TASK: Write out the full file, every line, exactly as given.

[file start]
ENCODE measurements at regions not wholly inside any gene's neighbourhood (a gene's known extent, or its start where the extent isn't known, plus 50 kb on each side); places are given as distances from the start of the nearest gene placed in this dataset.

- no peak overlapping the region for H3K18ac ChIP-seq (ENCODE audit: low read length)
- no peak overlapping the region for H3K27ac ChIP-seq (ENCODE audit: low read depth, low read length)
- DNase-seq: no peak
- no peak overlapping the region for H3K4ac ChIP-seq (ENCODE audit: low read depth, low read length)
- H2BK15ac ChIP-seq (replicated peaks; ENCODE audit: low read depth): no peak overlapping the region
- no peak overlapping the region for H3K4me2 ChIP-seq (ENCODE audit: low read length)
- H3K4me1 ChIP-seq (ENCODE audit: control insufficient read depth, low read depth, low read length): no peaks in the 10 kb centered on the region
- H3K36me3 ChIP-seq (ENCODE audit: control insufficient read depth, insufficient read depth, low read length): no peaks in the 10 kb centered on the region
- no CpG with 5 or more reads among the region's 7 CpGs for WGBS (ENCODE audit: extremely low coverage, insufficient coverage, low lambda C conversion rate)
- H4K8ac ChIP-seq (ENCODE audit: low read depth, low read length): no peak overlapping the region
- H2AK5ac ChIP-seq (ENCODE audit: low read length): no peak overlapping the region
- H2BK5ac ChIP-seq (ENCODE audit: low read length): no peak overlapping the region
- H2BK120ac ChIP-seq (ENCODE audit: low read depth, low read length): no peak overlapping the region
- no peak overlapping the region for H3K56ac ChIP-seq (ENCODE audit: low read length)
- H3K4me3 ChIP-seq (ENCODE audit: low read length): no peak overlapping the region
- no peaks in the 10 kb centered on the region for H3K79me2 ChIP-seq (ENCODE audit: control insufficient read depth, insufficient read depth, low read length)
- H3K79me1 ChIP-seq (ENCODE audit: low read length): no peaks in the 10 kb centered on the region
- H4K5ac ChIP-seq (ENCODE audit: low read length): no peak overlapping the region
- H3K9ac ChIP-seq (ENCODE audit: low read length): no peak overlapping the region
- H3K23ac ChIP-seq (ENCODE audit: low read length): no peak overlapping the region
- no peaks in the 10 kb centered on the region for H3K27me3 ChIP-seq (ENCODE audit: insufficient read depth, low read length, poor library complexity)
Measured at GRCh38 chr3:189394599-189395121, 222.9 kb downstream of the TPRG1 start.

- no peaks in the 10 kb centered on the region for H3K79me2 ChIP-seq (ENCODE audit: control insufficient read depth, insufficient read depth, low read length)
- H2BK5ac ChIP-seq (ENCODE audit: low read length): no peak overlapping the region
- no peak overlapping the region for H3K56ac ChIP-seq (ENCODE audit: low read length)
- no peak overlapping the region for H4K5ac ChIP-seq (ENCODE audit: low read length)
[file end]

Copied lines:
ENCODE measurements at regions not wholly inside any gene's neighbourhood (a gene's known extent, or its start where the extent isn't known, plus 50 kb on each side); places are given as distances from the start of the nearest gene placed in this dataset.

- no peak overlapping the region for H3K18ac ChIP-seq (ENCODE audit: low read length)
- no peak overlapping the region for H3K27ac ChIP-seq (ENCODE audit: low read depth, low read length)
- DNase-seq: no peak
- no peak overlapping the region for H3K4ac ChIP-seq (ENCODE audit: low read depth, low read length)
- H2BK15ac ChIP-seq (replicated peaks; ENCODE audit: low read depth): no peak overlapping the region
- no peak overlapping the region for H3K4me2 ChIP-seq (ENCODE audit: low read length)
- H3K4me1 ChIP-seq (ENCODE audit: control insufficient read depth, low read depth, low read length): no peaks in the 10 kb centered on the region
- H3K36me3 ChIP-seq (ENCODE audit: control insufficient read depth, insufficient read depth, low read length): no peaks in the 10 kb centered on the region
- no CpG with 5 or more reads among the region's 7 CpGs for WGBS (ENCODE audit: extremely low coverage, insufficient coverage, low lambda C conversion rate)
- H4K8ac ChIP-seq (ENCODE audit: low read depth, low read length): no peak overlapping the region
- H2AK5ac ChIP-seq (ENCODE audit: low read length): no peak overlapping the region
- H2BK5ac ChIP-seq (ENCODE audit: low read length): no peak overlapping the region
- H2BK120ac ChIP-seq (ENCODE audit: low read depth, low read length): no peak overlapping the region
- no peak overlapping the region for H3K56ac ChIP-seq (ENCODE audit: low read length)
- H3K4me3 ChIP-seq (ENCODE audit: low read length): no peak overlapping the region
- no peaks in the 10 kb centered on the region for H3K79me2 ChIP-seq (ENCODE audit: control insufficient read depth, insufficient read depth, low read length)
- H3K79me1 ChIP-seq (ENCODE audit: low read length): no peaks in the 10 kb centered on the region
- H4K5ac ChIP-seq (ENCODE audit: low read length): no peak overlapping the region
- H3K9ac ChIP-seq (ENCODE audit: low read length): no peak overlapping the region
- H3K23ac ChIP-seq (ENCODE audit: low read length): no peak overlapping the region
- no peaks in the 10 kb centered on the region for H3K27me3 ChIP-seq (ENCODE audit: insufficient read depth, low read length, poor library complexity)
Measured at GRCh38 chr3:189394599-189395121, 222.9 kb downstream of the TPRG1 start.

- no peaks in the 10 kb centered on the region for H3K79me2 ChIP-seq (ENCODE audit: control insufficient read depth, insufficient read depth, low read length)
- H2BK5ac ChIP-seq (ENCODE audit: low read length): no peak overlapping the region
- no peak overlapping the region for H3K56ac ChIP-seq (ENCODE audit: low read length)
- no peak overlapping the region for H4K5ac ChIP-seq (ENCODE audit: low read length)